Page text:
The slowdown in the major economies notwithstanding, institutional inflows into the Indian real estate sector have risen 27 per cent annually to touch $4.6 billion in the first nine months of 2023, with domestic investments showing a surge.
Institutional inflows so far are already 93 per cent of the total inflows recorded last year, data by Colliers showed.
While foreign investments had a dominant 77 per cent share of the total inflows, domestic investments doubled to $1.1 billion. In the year’s third quarter, domestic investments had a significant 63 per cent of the total flows at $800 million.
While inflows into the office sector saw a sharp decline in the third quarter, the industrial and warehousing sector saw a 3.5 times rise in investments from year ago while inflows into the residential sector rose 2.6 times.
In the third quarter, Inflows into the real estate sector saw a decline of about a fifth from a year ago at around $793 million.
Some of the major deals in the commercial space in Q3 were HDFC Capital Advisor investing $182 million in ‘The House of Abhinandan Lodha’, Qatar Investment Authority investing $150 million in Indospace and Kotak Alternate Asset Managers investing $72 million in Sify Technologies.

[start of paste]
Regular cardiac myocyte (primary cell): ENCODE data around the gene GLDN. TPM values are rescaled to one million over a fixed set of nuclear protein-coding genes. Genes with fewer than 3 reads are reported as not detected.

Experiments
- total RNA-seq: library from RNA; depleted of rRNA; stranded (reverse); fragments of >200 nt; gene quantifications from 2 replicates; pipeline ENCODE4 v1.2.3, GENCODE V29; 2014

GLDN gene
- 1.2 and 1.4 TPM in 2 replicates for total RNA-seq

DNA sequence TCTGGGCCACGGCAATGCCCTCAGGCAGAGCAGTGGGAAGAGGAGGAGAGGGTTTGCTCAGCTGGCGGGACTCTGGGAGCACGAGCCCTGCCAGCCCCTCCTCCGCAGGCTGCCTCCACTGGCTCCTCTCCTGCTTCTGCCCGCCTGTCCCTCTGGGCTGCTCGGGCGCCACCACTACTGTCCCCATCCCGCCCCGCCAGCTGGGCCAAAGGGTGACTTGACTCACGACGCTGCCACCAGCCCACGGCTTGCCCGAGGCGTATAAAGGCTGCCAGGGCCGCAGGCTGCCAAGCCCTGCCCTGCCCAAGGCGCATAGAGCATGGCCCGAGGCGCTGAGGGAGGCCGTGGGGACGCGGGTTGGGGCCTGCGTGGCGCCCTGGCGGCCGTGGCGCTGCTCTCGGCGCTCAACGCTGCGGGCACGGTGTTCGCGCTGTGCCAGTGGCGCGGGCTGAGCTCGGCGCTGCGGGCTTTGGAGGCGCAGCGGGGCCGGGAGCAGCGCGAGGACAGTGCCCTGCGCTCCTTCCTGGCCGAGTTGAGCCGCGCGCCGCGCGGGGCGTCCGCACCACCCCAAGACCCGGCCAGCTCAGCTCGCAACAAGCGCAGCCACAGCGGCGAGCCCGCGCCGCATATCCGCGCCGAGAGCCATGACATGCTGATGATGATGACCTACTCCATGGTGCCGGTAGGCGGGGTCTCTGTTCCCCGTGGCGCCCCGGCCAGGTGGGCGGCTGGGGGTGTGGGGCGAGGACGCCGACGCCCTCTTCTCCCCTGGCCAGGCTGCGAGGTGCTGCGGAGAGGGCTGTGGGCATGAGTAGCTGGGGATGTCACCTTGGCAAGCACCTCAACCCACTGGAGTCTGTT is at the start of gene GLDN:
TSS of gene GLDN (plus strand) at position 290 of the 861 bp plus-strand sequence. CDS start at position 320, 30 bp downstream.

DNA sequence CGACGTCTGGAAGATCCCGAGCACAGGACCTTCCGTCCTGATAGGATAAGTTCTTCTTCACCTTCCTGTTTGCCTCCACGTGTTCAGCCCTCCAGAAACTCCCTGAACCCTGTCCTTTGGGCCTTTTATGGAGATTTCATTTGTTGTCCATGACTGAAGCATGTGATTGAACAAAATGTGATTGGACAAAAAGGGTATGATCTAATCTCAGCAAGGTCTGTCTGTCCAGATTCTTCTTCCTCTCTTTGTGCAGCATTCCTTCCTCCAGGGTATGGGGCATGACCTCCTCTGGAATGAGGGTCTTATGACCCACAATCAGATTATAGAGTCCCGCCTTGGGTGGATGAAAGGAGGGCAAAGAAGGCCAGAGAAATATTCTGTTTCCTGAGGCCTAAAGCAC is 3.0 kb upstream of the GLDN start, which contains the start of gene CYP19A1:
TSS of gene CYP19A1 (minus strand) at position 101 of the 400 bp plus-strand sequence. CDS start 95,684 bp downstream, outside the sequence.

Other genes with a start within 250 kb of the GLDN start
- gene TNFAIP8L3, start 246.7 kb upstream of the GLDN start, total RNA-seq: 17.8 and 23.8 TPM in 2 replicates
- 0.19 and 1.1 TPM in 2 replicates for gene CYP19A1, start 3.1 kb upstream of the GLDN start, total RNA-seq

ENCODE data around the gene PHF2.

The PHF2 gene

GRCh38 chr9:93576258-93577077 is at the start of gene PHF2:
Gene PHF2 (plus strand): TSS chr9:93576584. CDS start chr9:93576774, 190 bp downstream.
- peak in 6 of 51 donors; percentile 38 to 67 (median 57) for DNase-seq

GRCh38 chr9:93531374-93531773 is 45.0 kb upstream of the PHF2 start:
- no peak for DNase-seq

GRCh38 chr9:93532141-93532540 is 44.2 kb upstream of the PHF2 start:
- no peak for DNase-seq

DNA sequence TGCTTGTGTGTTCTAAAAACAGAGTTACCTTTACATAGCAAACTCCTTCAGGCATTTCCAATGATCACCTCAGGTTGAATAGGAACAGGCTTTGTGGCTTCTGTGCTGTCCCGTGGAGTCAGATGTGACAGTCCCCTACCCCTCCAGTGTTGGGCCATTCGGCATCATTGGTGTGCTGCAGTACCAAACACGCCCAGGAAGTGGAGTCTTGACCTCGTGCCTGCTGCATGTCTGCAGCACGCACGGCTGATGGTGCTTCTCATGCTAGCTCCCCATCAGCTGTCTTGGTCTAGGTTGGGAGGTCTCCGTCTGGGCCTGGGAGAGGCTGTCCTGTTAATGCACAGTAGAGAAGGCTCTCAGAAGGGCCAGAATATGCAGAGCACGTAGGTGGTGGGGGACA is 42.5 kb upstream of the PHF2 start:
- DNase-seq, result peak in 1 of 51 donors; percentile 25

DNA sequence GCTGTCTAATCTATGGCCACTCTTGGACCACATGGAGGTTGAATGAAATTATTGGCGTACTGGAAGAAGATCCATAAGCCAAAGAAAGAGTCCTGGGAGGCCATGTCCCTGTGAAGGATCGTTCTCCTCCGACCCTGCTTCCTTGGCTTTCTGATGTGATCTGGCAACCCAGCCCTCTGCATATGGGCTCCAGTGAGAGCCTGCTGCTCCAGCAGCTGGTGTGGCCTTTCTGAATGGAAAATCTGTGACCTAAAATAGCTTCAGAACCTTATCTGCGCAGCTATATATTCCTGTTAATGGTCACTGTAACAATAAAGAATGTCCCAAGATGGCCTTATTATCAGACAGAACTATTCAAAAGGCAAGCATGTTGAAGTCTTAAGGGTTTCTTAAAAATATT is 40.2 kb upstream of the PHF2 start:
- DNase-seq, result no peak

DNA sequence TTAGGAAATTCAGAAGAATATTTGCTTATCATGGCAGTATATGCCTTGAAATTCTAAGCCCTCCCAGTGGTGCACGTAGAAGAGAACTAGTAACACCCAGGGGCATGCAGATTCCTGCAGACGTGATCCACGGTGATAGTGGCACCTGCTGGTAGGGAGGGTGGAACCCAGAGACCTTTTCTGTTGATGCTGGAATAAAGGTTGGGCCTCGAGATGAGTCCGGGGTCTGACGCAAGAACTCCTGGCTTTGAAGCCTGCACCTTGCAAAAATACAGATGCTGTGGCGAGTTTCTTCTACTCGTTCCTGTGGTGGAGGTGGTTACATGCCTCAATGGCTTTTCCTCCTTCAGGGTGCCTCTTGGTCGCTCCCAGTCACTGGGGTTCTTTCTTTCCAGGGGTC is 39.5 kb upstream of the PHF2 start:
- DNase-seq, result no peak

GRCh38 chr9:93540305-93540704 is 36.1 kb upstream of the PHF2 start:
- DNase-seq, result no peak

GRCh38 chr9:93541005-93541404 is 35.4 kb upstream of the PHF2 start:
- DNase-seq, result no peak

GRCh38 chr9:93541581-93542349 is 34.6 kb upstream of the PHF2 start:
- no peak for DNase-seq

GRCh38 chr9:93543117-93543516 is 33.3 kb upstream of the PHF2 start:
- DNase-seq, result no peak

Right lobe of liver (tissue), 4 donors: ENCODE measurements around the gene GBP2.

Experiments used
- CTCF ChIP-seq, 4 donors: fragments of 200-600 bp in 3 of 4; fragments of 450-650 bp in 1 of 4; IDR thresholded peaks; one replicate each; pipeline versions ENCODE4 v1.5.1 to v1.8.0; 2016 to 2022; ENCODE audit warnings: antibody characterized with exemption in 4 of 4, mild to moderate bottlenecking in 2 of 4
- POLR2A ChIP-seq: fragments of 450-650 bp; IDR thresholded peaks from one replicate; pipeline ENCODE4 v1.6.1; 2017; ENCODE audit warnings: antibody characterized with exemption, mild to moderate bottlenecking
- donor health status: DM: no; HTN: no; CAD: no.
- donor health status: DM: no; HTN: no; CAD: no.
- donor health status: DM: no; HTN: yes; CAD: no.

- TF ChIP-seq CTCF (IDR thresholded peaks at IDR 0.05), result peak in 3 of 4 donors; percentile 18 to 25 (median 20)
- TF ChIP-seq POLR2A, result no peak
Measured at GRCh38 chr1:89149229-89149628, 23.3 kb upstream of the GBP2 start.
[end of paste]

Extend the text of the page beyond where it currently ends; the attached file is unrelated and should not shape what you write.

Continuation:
The office sector continued to get a major share of the inflows at $2.9 billion, which was 1.6 times the amount recorded last year.
“This robust performance underscores the sustained confidence of investors in the sector’s growth potential and returns. There is an increased investor interest towards completed and preleased income-yielding office assets, reflecting a conscious and cautious shift in investor strategies,” said Colliers.
Globally, private equity funds and alternate asset managers are reducing their exposure to the commercial real estate sector, but in India, their weightage is still relatively high. While the take-up of large office space of 1 lakh square feet and more has somewhat dwindled, there is brisk leasing activity for smaller offices.
The report pointed out that investors were actively forming large joint venture platforms to capitalise on emerging opportunities and participate in existing as well as upcoming projects.
Investors increasingly see potential in other assets such as warehouses, industrial parks and data centres. Inflow into these assets rose to over $400 million in the third quarter.
Domestic investor’s share in total investments rose to 23 per cent this year from 18 per cent the year ago. Most of their funds went into the residential sector.
“This renewed interest in residential assets backed by stable interest rates is expected to drive heightened activity during the upcoming festive season,” said Vimal Nadar, Senior Director and Head of Research, Colliers India.